Wednesday, January 5, 2011

Gordon Ramsay almost flambéed in the big fish fight

Something Fishy
Gordon Ramsay almost goes up in flames
'Chefs are part of the problem. We're responsible for making people want certain fish,' said Gordon Ramsay, who has teamed up with Heston Blumenthal and Jamie Oliver in
"Big Fish Fight" series

On one of the coldest nights of December, three of Britain’s most successful chefs have spent several hours lying face up in a giant sardine tin for a Channel 4 publicity shot.

So when Live arrives and asks them to do another shoot – this time wearing freshly deceased fish as neckties – there are some nervous looks among their agents. Jamie Oliver agrees, so long as the tie is sustainable. He’s not joking. A fresh mackerel is procured.

Gordon Ramsay grumbles that we’re making him late for his ‘day job’ at the recently reopened Savoy hotel. But during the shoot he tells a story that has the entire room hanging on his every word. His contribution to Channel 4’s Big Fish Fight series saw him investigating the illegal trade in shark fins, which led to a confrontation with heavily armed Costa Rican gangsters…

‘It’s a multibillion-dollar industry, completely unregulated,’ he’s saying.

‘We traced some of the biggest culprits to Costa Rica. The day before we got there, a Taiwanese crew landed a haul of hammerhead sharks – police searched the boat and found bails of cocaine. These gangs operate from places that are like forts, with barbed-wire perimeters and gun towers.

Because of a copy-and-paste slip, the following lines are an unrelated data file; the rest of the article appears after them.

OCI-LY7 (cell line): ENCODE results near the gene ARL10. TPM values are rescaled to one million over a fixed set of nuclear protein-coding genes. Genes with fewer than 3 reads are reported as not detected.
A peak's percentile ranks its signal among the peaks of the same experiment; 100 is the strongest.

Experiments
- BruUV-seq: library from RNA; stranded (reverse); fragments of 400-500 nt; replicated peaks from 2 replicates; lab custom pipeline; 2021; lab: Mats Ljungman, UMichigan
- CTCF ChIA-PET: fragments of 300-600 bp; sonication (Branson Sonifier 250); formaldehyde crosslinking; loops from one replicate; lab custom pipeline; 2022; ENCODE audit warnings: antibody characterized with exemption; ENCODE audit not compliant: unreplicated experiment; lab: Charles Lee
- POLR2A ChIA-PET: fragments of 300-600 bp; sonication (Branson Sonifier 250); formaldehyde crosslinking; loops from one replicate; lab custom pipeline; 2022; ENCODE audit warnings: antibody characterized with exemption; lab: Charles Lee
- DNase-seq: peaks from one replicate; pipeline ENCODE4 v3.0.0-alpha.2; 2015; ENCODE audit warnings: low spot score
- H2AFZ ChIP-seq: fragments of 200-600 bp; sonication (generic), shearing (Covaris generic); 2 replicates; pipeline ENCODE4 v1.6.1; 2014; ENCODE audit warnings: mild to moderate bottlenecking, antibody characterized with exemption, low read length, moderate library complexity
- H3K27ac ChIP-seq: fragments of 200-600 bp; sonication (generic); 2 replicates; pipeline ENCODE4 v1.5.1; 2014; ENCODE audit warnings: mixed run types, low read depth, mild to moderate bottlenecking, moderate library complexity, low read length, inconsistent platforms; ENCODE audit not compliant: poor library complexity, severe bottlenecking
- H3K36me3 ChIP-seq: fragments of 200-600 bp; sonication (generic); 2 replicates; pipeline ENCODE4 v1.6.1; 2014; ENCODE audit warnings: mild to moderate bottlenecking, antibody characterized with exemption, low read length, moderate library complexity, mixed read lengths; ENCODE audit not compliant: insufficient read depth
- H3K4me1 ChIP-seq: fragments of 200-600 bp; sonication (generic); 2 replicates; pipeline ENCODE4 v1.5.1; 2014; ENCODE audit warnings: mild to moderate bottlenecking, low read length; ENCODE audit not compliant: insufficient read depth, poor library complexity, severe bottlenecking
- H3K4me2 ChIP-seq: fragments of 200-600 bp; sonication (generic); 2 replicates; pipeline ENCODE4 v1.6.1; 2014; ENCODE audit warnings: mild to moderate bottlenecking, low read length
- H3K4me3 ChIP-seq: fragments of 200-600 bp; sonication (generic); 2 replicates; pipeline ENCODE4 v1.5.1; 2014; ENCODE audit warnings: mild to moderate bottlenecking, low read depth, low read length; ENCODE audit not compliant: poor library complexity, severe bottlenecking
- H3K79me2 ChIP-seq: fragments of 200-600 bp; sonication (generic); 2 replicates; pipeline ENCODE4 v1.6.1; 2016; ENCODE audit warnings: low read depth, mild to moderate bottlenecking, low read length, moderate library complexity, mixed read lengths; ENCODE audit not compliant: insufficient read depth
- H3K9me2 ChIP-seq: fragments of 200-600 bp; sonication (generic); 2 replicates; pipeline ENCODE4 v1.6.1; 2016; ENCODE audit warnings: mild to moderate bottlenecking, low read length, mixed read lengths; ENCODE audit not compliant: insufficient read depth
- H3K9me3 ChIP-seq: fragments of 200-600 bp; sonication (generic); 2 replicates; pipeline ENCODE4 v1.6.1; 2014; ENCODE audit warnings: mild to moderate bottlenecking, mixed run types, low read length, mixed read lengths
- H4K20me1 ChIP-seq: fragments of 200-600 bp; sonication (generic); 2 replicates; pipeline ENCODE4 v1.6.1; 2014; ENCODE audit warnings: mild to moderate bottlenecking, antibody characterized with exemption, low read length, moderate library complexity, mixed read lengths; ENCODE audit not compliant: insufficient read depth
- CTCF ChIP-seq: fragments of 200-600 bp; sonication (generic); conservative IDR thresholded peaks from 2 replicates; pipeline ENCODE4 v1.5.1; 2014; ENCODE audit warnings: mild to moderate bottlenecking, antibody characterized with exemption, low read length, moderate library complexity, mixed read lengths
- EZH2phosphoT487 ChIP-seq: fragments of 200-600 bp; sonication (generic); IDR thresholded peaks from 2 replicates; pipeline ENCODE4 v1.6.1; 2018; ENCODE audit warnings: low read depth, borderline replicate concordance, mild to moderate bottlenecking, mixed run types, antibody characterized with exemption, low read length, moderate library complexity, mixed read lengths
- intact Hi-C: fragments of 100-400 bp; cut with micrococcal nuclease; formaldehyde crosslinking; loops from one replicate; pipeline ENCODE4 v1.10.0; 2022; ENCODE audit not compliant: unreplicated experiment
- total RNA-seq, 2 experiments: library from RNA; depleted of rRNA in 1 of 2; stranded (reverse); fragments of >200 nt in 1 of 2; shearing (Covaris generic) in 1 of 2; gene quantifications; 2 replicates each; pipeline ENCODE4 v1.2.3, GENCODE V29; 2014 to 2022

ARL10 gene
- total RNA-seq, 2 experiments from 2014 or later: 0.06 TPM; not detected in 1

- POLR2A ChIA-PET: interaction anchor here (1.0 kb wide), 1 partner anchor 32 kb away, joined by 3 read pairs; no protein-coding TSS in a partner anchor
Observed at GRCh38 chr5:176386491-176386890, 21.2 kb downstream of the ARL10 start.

'At one, I managed to shake off the people who were keeping us away, ran up some stairs to a rooftop and looked down to see thousands and thousands of fins, drying on rooftops for as far as the eye could see. When I got back downstairs, they tipped a barrel of petrol over me.’ Intending to set you alight?

‘Yes. Then these cars with blacked-out windows suddenly appeared from nowhere, trying to block us in. We dived into the car and peeled off. Later in the trip I got hold of a guy called Enrique who manages 350 boats and is the third-largest supplier of shark fins globally. We talked our way onto one of his fishing boats.

'In a quiet moment I dived from the boat to swim with marlin. I swam under the keel and saw this sack tied to it. I opened it and it was full of shark fins, huge ones from 20-year-olds. How they do it is quite upsetting. They shock them with an electric prod, but the shark’s still moving while they cut it up and throw it back dying into the water. No wonder they wanted to hide the evidence. The minute I threw this bag on deck, everyone started screaming and shouting.

'We're fighting greed and overindulgence,' said Gordon

'Back at the wharf, there were people pointing rifles at us to stop us filming. A van pulled up and these seedy characters made us stand against a wall. The police came and advised us to leave the country. They said, “If you set one foot in there, they’ll shoot you.”’

There’s something of a stunned silence. It seems like a lot of trouble to go to for a television series about fish, someone suggests. Ramsay just smiles.